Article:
FIG. 23 shows the amplification control circuit 1019 and the detailed configuration of the first amplifier circuit 1011. The first amplifier circuit 1011 chiefly includes an operational amplifier 1111, a first capacitor 1112, and a second capacitor 1113. The first capacitor 1112 is situated on the input side of the operational amplifier 1111, and has a fixed capacitance. The second capacitor 1113 is situated across the input and output of the operational amplifier 1111, and has a variable capacitance. The capacitance of the second capacitor 1113 is switched by an amplification switch signal AMC output from the amplification control circuit 1019. The gain of the first amplifier circuit 1011 is given by C1/C2, where C1 is the capacitance of the first capacitor 1112 and C2 is the capacitance of the second capacitor 1113. In the present embodiment, the gain of the first amplifier circuit 1011 is switched between 1 and 2. The second capacitor 1113 is thus configured to provide two possible capacitance settings. For example, the second capacitor 1113 may be composed of two capacitors which have the same capacitance and are connected in parallel via a switch. In that case, the number of capacitors in connection is changed by the switch, which is controlled on/off by the amplification switch signal AMC.

Next, description will be given of the operation of the entire AD converter according to the third embodiment of the second group. FIG. 24 is a timing chart showing the process of operation of the AD converter according to the third embodiment of the second group. The two signal waveforms show a clock signal CLK1 and a switch signal CLKS. The switch signal CLKS controls on/off status of the first switch SW101 and the second switch SW102 which make synchronous operations. The first switch SW101 is turned on when the switch signal CLKS is high, and turned off when the switch signal CLKS is low. The second switch SW102 is turned on when the switch signal CLKS is low, and turned off when the switch signal CLKS is high.

The first amplifier circuit 1011 amplifies the input analog signal and outputs the resultant to the subtractor circuit 1014 when the clock signal CLK1 is low, and makes an auto-zero operation when the clock signal CLK1 is high. The subtracting amplifier circuit 1016 amplifies the input analog signal and outputs the resultant to the first amplifier circuit 1011 and the AD conversion circuit 1012 when the clock signal CLK1 is high, and makes an auto-zero operation when the clock signal CLK1 is low. The AD conversion circuit 1012 makes a converting operation to output a digital value when the clock signal CLK1 is low, and makes an auto-zero operation when the clock signal CLK1 is high. The reference voltage range for generating the reference voltages of the plurality of voltage comparison devices constituting the AD conversion circuit 1012 decreases by half in width when the clock signal CLK1 rises from low to high. The reference voltage range decreases to one fourth in three periods, and then returns to the initial value after the AD conversion circuit 1012 completes the 10-bit conversion. The amplification control circuit 1019 sets the gain of the amplifier circuit 1011 to 1 when the switch signal CLKS is high, and sets the gain of the amplifier circuit 1011 to 2 when the switch signal CLKS is low.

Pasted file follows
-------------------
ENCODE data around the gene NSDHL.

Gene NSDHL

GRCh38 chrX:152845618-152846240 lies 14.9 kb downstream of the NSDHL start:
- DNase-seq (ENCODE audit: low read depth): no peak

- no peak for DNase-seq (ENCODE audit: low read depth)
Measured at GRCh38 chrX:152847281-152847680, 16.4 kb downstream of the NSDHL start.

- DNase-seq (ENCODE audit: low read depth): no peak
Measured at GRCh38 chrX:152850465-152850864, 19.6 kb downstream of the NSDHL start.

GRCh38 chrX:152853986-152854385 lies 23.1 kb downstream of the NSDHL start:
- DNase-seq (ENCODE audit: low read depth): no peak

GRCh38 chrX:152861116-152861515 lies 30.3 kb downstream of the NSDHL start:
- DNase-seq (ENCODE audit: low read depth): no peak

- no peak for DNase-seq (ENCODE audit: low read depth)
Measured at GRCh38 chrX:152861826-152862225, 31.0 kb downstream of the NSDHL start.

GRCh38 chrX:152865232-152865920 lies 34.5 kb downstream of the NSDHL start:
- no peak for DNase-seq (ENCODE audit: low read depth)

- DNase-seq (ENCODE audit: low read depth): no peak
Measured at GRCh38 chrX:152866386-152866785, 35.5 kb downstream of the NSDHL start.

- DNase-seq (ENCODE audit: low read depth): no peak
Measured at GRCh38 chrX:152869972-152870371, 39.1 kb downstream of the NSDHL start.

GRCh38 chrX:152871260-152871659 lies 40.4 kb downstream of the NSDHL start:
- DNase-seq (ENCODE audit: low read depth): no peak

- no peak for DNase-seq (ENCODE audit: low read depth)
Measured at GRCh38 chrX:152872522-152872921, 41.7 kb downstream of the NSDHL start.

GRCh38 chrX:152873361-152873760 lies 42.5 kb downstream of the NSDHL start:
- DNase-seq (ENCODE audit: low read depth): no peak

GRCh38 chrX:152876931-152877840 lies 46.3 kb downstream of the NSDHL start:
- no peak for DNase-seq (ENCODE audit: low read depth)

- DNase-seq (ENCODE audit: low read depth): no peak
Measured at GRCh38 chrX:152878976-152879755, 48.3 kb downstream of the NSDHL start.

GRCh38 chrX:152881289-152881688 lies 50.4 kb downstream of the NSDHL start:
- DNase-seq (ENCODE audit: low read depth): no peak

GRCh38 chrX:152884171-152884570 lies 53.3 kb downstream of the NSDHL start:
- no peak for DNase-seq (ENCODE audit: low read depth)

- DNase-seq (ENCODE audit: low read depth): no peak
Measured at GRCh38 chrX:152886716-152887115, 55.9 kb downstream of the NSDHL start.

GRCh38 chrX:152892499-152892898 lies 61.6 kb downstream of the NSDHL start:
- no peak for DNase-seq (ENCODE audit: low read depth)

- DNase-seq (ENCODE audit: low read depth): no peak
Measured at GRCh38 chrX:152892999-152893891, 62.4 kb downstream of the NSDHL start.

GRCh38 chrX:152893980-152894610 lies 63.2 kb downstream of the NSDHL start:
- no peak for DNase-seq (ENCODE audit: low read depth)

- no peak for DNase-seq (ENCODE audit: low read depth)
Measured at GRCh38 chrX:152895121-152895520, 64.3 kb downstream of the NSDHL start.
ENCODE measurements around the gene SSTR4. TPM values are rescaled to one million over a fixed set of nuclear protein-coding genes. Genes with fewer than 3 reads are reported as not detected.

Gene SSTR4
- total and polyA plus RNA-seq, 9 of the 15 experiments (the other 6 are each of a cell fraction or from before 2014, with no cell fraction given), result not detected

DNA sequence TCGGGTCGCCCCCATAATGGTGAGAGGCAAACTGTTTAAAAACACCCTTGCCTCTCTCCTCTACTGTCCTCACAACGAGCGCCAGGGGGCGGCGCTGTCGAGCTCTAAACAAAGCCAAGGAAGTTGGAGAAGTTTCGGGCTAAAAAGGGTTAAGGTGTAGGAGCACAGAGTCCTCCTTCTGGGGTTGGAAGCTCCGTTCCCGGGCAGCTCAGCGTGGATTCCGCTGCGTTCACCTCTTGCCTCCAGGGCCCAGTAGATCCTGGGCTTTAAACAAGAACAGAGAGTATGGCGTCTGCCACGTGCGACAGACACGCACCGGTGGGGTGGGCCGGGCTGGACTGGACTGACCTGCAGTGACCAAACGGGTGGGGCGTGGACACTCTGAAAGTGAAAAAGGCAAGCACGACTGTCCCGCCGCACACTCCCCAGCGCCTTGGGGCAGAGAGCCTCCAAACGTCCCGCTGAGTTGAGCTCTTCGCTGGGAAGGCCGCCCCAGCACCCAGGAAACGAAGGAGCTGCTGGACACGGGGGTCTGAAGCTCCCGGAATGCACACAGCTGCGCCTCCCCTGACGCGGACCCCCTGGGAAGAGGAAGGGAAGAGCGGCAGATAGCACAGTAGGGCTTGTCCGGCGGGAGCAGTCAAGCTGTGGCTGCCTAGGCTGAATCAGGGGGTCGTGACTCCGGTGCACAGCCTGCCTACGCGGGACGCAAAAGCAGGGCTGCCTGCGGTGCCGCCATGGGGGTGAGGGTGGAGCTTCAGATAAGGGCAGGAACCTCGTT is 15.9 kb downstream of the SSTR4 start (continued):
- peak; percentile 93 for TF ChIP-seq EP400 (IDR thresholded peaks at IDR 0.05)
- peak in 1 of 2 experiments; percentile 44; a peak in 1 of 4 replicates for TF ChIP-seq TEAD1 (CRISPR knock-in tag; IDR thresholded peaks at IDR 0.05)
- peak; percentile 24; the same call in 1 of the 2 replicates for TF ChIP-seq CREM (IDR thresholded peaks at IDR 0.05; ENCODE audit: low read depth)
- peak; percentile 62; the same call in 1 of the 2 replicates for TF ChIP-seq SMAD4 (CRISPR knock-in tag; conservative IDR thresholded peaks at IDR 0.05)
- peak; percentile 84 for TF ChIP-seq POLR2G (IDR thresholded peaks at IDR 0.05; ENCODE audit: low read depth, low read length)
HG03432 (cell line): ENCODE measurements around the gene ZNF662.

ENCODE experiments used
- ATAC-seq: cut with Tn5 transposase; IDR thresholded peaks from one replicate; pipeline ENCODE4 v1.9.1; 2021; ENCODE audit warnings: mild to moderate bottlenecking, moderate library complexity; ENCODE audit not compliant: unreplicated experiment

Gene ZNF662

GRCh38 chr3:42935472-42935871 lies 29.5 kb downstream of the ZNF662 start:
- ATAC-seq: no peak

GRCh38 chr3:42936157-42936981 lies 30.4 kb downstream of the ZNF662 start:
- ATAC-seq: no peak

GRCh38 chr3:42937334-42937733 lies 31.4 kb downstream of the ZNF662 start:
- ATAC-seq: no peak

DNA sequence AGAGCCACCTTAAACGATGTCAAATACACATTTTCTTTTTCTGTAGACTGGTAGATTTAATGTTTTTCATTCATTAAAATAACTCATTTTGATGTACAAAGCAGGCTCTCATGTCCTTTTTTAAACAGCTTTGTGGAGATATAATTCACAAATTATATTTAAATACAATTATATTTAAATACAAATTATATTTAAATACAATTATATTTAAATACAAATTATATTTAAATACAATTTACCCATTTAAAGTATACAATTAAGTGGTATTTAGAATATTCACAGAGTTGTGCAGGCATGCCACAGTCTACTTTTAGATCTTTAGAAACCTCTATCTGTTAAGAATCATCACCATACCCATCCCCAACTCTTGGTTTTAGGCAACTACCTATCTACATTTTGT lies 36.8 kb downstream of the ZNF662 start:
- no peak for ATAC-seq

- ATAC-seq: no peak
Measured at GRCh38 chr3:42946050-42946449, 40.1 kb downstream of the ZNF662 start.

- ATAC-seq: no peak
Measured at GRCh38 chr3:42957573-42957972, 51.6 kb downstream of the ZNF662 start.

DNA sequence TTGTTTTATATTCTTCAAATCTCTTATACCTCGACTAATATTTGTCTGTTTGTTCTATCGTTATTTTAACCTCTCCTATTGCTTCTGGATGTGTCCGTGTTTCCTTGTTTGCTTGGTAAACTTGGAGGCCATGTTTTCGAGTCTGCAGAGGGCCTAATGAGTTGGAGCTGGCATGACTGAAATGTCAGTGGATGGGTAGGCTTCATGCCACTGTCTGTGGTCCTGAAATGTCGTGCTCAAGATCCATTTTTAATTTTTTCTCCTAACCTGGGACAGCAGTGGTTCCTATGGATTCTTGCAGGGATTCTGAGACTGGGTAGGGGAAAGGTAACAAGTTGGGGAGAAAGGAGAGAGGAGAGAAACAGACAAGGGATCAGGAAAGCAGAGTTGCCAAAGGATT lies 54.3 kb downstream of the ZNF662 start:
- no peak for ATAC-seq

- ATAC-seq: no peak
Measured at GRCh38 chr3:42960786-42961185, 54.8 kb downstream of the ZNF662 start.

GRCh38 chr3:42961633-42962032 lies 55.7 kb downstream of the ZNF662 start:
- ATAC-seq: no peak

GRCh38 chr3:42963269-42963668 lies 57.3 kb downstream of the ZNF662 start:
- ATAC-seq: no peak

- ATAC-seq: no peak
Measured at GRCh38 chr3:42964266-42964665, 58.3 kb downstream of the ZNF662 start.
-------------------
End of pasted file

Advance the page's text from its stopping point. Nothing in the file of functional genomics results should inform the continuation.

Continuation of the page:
According to the present embodiment, when the input analog signal Vin alone is to be input, the gain of the amplifier circuit 1011 can be reduced for lower voltages. The first amplifier circuit 1011 can start amplification at the point when the amplified output falls well within the range of output. This precludes the occurrence of signal errors. Then, at the second and subsequent cycles, the gain of the first amplifier circuit 1011 can be increased to secure a required gain while suppressing the gain of the subtracting amplifier circuit 1016. This allows speedup as compared to the conventional configuration shown in FIG. 26. According to the present embodiment, it is therefore possible to achieve both lower voltages and higher speed.

FOURTH EMBODIMENT

A fourth embodiment of the second group provides one in which a circuit which outputs the upper four bits (D9-D6) and the bottom two bits (D1-D0) is added to the prior stage of the cyclic AD converter according to the second embodiment of the second group. Consequently, the second AD conversion circuit 1020 can be shared for a smaller number of cycles and higher speed.

FIG. 25 shows the configuration of the AD converter according to the fourth embodiment of the second group. In the AD converter, an input analog signal Vin is input to a second AD conversion circuit 1020 through a fourth switch SW104. The second AD conversion circuit 1020 converts the input analog signal into a maximum of four bits of digital value, and outputs the same to a not-shown encoder and a second DA conversion circuit 1021. The second DA conversion circuit 1021 converts the 4-bit maximum digital value output from the second AD conversion circuit 1020 into an analog signal.